Mark Dantonio: Dantonio is a Tressel protégé, which might make for an uneasy situation, but he was the defensive coordinator for the Ohio State team that won the national championship. He's turned Michigan State into a legitimate Big Ten power. Last season the Spartans went 11-2 and shared the Big Ten title.

Gary Patterson: You can't have a major job opening without Patterson's name attached to it. And while Gee might dismiss him because he is the coach of one of those Little Sisters of the Poor teams, there's no doubt that Patterson would whip the Buckeyes back into national championship form. Similar to Pelini and Dantonio, Patterson is a defensive mastermind whose TCU teams have been the top defensive unit for the past three seasons.

Lane Kiffin: Because why not?

Gary Pinkel: Pinkel has turned Missouri into a legitimate collegiate program after it spent years as an afterthought. Pinkel came to Mizzou after making his name at Toledo and he played at Kent State. Unlike the other candidates on this list, Pinkel is best known for his offense and Missouri's spread system, which often produces one of the most prolific scoring attacks in the collegiate game. Pinkel would be about as far away as Ohio Sate could get from "Tressel Ball" and perhaps that's a good thing.

Mark Stoops: The Stoops' boys were born and bred Ohio, and Mark is the up-and-comer that's poised to make the next great move. His brother Bob has a comfortable situation at Oklahoma and Mike Stoops could turn Arizona into something special, leaving young Mark to make his impression on the coaching world. He's already fared well as the defensive coordinator and defensive backs coach at Arizona and at Florida State.

Jon Gruden: There isn't a college coaching search unless Gruden's name is involved. He's as good a coach as he is national television analyst, but is he the right fit for Ohio State? That's hard to say. The man knows his X's and O's. He's a master at breaking down systems and his television demeanor will make him a widely recognized figure while recruiting. If Ohio State is just looking to bring in a name and Meyer turns the job down, Gruden might be next on the radar.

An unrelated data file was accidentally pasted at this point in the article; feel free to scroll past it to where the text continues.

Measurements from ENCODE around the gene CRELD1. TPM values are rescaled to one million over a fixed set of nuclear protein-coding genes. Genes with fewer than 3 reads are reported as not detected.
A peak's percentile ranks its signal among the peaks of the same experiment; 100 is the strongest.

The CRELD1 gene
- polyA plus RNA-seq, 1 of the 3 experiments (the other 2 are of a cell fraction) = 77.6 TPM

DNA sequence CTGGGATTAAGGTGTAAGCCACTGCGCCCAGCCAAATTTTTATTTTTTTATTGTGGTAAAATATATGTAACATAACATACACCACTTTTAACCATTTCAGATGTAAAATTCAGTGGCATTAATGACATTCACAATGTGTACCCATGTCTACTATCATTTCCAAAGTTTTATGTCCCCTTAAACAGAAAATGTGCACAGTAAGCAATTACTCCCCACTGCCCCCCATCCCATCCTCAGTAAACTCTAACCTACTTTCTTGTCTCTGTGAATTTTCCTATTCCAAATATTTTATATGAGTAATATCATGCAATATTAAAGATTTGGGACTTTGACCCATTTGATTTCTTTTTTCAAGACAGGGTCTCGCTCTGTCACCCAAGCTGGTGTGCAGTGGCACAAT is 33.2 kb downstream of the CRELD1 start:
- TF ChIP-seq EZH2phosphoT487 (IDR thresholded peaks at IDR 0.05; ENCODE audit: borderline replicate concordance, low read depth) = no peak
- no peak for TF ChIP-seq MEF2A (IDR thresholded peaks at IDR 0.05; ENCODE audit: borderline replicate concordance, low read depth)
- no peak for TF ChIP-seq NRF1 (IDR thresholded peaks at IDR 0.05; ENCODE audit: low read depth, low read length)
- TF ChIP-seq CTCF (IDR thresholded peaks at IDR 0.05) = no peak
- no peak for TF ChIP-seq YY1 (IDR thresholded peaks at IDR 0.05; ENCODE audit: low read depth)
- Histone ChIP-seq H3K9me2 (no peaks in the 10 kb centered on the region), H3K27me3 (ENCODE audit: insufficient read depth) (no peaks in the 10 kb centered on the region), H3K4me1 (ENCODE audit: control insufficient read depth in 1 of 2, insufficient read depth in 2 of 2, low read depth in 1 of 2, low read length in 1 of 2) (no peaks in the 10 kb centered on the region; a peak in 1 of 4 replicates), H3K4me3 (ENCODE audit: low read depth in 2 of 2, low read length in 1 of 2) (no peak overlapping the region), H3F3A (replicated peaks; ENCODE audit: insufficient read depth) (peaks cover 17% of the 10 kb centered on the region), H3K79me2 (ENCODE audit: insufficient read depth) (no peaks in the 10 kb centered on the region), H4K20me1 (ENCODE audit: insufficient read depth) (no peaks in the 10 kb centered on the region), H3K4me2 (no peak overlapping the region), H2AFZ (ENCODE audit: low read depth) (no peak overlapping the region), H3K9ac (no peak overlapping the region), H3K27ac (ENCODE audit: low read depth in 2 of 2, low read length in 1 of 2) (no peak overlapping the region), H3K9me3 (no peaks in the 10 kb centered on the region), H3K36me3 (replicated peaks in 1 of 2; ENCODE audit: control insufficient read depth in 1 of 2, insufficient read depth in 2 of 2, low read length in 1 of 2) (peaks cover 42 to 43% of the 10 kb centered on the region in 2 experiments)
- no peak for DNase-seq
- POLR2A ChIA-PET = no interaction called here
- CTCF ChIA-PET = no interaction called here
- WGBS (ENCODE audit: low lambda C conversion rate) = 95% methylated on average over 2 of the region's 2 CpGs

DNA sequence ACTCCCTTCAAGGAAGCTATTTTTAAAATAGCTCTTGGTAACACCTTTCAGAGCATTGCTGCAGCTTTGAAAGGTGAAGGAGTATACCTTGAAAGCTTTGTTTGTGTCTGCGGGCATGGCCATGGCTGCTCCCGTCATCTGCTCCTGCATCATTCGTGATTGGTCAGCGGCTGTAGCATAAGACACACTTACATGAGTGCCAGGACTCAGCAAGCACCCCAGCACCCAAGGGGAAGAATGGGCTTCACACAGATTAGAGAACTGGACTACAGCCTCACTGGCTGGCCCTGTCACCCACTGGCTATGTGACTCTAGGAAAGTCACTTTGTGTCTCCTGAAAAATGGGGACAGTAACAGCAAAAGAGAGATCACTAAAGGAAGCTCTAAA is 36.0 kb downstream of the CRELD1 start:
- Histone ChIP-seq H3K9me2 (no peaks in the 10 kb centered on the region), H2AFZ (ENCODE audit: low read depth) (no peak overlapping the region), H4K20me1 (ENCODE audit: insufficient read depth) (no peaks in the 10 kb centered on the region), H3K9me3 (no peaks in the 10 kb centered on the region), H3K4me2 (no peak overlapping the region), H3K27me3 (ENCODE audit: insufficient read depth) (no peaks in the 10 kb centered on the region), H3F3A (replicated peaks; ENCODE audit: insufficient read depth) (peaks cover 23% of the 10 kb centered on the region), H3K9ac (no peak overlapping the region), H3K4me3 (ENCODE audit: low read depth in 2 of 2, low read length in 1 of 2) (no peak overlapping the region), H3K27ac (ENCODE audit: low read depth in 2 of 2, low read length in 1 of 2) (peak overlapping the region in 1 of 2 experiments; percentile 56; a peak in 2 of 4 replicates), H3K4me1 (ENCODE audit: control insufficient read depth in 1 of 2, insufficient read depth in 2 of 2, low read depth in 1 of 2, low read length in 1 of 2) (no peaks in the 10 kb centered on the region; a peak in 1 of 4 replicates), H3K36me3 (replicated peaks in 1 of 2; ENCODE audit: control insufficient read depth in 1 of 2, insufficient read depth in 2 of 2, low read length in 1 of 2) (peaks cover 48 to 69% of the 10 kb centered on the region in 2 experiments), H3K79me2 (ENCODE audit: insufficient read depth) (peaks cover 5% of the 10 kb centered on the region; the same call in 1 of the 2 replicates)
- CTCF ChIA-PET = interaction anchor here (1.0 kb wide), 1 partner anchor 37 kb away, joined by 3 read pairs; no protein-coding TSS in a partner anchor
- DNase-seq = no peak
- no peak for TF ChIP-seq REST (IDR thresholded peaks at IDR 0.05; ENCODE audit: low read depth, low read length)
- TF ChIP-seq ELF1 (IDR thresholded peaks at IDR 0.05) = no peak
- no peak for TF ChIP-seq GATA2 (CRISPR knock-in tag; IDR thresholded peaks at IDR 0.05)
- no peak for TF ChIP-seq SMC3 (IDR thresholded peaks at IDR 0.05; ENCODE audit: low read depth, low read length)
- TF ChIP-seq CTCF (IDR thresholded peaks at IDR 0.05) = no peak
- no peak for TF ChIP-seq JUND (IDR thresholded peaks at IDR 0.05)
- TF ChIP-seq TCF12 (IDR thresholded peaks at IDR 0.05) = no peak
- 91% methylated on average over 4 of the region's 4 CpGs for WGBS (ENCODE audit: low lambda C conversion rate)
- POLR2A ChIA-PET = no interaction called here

Obviously, names are going to appear and disappear from this list as the season starts and some coaches do better than others. It's also important to note that Fickell is getting an entire year to prove he's the man for the job. If he can make something of this season despite the five-game suspension to Terrelle Pryor, Dan Herron, Devier Posey, Mike Adams and Soloman Thomas, Fickell might gain enough fan sentiment to make a serious run for the position.

But for now, the favorite in the stable is Meyer. Even the online sportsbook BoDog is backing Meyer as the 3/2 favorite. Stoops is 5/2, Gruden 3/1, Pelini 10/1, Dantonio 12/1 and my darkhorses Pinkel and Kiffin are not on the list.

The good thing about Ohio State taking the year to find its new coach is that it can spend time courting. It can take a couple "no's" from Meyer and, if necessary, use the ol' surefire standby: go to his house, stand outside his window with a boombox and blast "In Your Eyes" by Peter Gabriel. After all, when no one thinks it will work, you've just described every great success story.